On Tuesday, the Democrat-controlled Virginia House of Delegates will reportedly hold the final reading of a controversial weapons-ban bill and go straight to a floor vote on it, trying to rush the bill through after it was passed by a House committee on Friday, 7 February.
The bill, House Bill 961, will ban “many commonly-owned semi-automatic firearms, suppressors, and standard capacity magazines.” The language of the bill bans magazines that hold more than 10 rounds. As the NRA website indicates, “the committee amended the bill to allow citizens to keep currently owned firearms and suppressors” — but the bill apparently still requires anyone who intends to retain ownership to get a permit for the weapon under the terms of the new law. No one will be able to make a new purchase of what the bill calls an “assault weapon” once the law is in force. The state police will keep records of all ownership permits; the NRA is correct that confiscation is still the end goal.
The Virginia Senate, also Democrat-controlled, is expected in due course to pass a reconciled measure. Democratic Governor Ralph Northam backs the legislation and will sign it into law.
With that outcome looming, almost all of Virginia’s counties (91 of 95), and at least 50 cities and towns, have adopted Second Amendment “sanctuary” status, meaning they do not intend to enforce the new law. Virginia’s attorney general declared in December that these measures have no force of law.
In January, thousands of Virginians turned out in Richmond for a gun-rights rally at the state capitol complex, which went off peacefully in spite of being hyped beforehand by the media — and the governor — as a public safety emergency. All the extremists who reportedly were being tracked by federal and state law enforcement as they planned to come to the rally were from outside Virginia; one was an illegal alien in Maryland.
In light of those circumstances, we might have reason to hope that Virginians will find a way to resolve peacefully the confrontations that seem bound to occur. The Virginia law, assuming Northam signs it in the coming weeks, will be immediately challenged in court. There’s a good chance a stay will be imposed by a judge, and upheld on appeal, as the law makes its way to the U.S. Supreme Court. It may, at worst, be sometime in 2021 before Virginians have to actually face implementation of the law. They may never have to, if federal courts strike it down.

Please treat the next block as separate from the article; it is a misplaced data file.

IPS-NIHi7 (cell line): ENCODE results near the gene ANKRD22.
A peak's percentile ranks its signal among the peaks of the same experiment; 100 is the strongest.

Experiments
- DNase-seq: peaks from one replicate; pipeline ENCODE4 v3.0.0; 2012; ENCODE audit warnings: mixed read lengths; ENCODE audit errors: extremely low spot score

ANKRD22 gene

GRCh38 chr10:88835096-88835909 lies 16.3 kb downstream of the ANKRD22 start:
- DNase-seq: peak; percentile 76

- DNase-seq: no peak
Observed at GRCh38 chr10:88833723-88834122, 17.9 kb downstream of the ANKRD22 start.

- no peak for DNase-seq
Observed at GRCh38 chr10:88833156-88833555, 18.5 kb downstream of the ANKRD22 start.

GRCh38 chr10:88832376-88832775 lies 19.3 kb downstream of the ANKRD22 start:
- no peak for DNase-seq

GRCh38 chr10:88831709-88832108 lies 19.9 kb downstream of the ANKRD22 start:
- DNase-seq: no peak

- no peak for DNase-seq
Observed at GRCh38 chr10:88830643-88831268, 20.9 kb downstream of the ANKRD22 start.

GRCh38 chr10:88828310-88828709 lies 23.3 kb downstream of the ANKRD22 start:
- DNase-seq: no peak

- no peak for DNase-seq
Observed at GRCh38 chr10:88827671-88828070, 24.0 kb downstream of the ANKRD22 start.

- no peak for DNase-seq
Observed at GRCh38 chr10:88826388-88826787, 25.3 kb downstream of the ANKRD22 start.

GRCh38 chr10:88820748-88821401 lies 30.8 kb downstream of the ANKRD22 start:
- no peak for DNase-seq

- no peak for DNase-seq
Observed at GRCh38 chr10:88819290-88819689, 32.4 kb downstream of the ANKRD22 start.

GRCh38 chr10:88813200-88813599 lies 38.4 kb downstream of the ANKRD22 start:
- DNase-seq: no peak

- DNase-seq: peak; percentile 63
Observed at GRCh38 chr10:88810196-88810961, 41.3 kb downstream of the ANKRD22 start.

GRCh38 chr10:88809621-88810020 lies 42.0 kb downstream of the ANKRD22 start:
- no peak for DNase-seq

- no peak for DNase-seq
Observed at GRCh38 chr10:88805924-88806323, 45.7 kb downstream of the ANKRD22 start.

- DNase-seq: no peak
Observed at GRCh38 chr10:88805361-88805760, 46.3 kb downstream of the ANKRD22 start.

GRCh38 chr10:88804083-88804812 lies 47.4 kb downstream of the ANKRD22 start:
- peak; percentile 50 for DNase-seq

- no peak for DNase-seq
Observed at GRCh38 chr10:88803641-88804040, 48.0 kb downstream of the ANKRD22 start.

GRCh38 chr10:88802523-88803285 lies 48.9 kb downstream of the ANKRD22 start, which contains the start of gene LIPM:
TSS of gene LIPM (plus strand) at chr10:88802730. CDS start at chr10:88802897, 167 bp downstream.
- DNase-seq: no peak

But there’s also the alternative possibility. That would be what angry citizens in the committee room on Friday had in mind as they watched the House committee approve H.B. 961 on a party-line vote.
#VIRGINIA…… “YOU JUST MADE ME A FELON!”
Virginia House passes Ban on AR-15 style rifles, Suppressors & High Capacity Magazines…
— cindyseestruth (@cindyseestruth) February 10, 2020
As one man shouted “You just made me a felon!” and others called out “We will not comply!”, the capitol security police promptly began ordering the crowd of observers out of the room. To my eyes, it looked like it was a minority of the crowd that set up a ruckus. Almost everyone left, as required, in an orderly manner.
But sensible gun-owners aren’t likely in any case to get themselves arrested inside the state capitol building. As the NRA update suggests, meanwhile, the House of Delegates appears to be trying to rush through a final floor vote, in order to forestall a bigger confrontation in case anyone shows up who isn’t so sensible. Gun-owners have little to no history of such unruly displays; disrupting lawmakers at work (e.g., with shrieking in chamber galleries, lie-ins in lobbies, etc.) tends to be more the province of left-wing protesters. But if the governor’s overreaction to the rally in January is a guide, the Democrat-controlled branches of government have an unwonted fear of what gun-owners may do.
Whatever gun-owners do, it almost certainly won’t go beyond a few moments of vocal protest while they’re inside state government buildings. That said, this thing isn’t over. It’s just beginning. Virginia has some tough sledding ahead.